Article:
WriteOnCon is coming up! This year, it’s running from February 9 to 11, Friday through Sunday.

Haven’t heard of it before? Check it out. WriteOnCon is a writing convention for children’s book authors, including everything from picture books to New Adult. It’s also completely online, which means you don’t have to go anywhere–just register, sign on, and watch the panels!

It’s only $5 to read all the blog posts, $10 to see all the content, or $15 to see all the content and also have access to it for a month after the conference. So it’s dirt cheap, it’s fun, and it has a lot of seriously good speakers and topics. And Susan Dennard (author of the Something Strange and Deadly and Truthwitch series) is doing the opening keynote! How cool is that?

My experience with WriteOnCon is limited, but it’s something!

I attended WriteOnCon half-assedly in… I’m going to say 2014? It’s hard to compare that experience to now, because the convention was managed by a different team, went down for a while, and now has apparently been revived by a different team.

But that’s not really relevant for this post, because this much is the same: in 2014, I literally only signed up for the forums. I paid no money and didn’t attend any panels. I specifically did the Query Feedback forums, which are exactly what they sound like:  you post your query and you get feedback from the tons and tons of attendees.

Better yet: since agents are participating in the event, they look at the forums, too! And if you get super-super-super-duper lucky, you might get a request!

But chances are you’ll just get a ton of feedback, which is still super useful. You do need to take it with a grain of salt, of course–the attendees range from brand-new writers to honed veterans, and since everyone wants to be fair (if you get feedback, you want to give feedback, too!) you get a lot of feedback. This means you’ll get a mix, some great and some decidedly iffy.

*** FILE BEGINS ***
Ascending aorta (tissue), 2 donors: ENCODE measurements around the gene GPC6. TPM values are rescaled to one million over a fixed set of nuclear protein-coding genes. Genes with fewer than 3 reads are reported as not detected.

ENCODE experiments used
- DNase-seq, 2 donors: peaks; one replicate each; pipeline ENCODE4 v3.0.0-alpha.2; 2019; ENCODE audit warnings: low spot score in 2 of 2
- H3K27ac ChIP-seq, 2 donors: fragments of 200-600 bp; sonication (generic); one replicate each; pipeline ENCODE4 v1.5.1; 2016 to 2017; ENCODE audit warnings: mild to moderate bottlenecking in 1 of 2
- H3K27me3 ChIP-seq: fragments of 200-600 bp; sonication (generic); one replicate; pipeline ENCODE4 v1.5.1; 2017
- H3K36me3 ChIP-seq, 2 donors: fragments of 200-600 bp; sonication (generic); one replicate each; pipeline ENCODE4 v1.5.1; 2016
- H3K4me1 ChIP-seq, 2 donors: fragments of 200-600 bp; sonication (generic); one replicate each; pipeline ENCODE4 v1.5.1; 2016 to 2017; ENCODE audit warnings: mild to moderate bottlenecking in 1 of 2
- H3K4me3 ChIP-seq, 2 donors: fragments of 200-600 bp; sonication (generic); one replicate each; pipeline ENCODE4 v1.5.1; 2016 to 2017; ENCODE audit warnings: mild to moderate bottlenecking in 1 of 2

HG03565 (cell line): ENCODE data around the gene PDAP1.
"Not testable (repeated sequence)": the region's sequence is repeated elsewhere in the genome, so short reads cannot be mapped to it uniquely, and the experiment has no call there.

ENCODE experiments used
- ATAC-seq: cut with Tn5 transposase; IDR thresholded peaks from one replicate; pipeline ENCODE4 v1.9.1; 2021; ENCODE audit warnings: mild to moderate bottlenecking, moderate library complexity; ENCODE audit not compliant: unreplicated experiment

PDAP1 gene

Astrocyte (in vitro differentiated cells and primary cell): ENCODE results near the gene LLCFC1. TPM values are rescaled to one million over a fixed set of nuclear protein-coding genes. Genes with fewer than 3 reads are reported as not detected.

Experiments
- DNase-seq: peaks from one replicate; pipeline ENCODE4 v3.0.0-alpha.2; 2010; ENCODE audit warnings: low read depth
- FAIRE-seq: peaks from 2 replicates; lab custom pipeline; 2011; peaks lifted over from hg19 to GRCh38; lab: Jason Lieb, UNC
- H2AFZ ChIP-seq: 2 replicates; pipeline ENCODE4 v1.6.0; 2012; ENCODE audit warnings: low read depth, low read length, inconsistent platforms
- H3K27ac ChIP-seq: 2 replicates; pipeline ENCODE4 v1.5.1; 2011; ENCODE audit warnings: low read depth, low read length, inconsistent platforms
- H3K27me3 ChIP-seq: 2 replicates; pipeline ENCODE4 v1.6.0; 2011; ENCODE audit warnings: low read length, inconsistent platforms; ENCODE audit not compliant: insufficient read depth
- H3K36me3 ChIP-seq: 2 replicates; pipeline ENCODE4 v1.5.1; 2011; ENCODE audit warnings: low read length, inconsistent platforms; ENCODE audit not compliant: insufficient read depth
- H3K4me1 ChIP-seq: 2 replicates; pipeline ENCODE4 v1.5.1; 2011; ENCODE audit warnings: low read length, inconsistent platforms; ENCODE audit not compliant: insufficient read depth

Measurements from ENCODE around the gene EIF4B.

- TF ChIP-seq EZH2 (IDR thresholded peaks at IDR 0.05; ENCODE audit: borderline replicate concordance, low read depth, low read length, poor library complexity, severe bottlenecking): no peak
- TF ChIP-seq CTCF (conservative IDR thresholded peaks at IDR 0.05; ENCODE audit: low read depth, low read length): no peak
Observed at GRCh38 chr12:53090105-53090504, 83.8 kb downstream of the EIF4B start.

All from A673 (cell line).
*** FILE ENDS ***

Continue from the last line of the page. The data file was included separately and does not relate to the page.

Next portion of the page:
Back in 2014, I was querying Justice Unending, and I got an absolute bucketload of feedback. And while I definitely didn’t use all of it, WriteOnCon did help me forge the query letter I eventually queried with.

Buuuut, I admittedly don’t know what to expect.

That said, I’ve never attended the full event before, so I have no idea what to expect. I’m attending this year, though! I’ll be  listening to all three days of events and participating in the forums. And, hey, it’s $10 and a few days. This isn’t a massive investment.

So if you write kidlit, give WriteOnCon a look!

I looooove Sarah Andersen’s comics. They’re one of the only reasons I check Twitter, because I’m clearly not going to get over my social anxiety and talk to someone.

This gem came out over the holidays. Let’s talk about it!

Practice! Practice. Practice. I want to keep its URL in an easy-to-reach place and paste it into every “I’m new to writing, and I don’t know how to…” post. I want to smoosh it into the face of every person who claims “I’m just not good at [thing]!”

This comic speaks to me. Now I will speak to you. About the comic. And creativity. And practice!

The Myth of Innate Artistic Talent

Let’s talk about drawing for a little while. This problem exists in the writing world, too–and I’ll talk about that in a second–but it’s more obvious with art.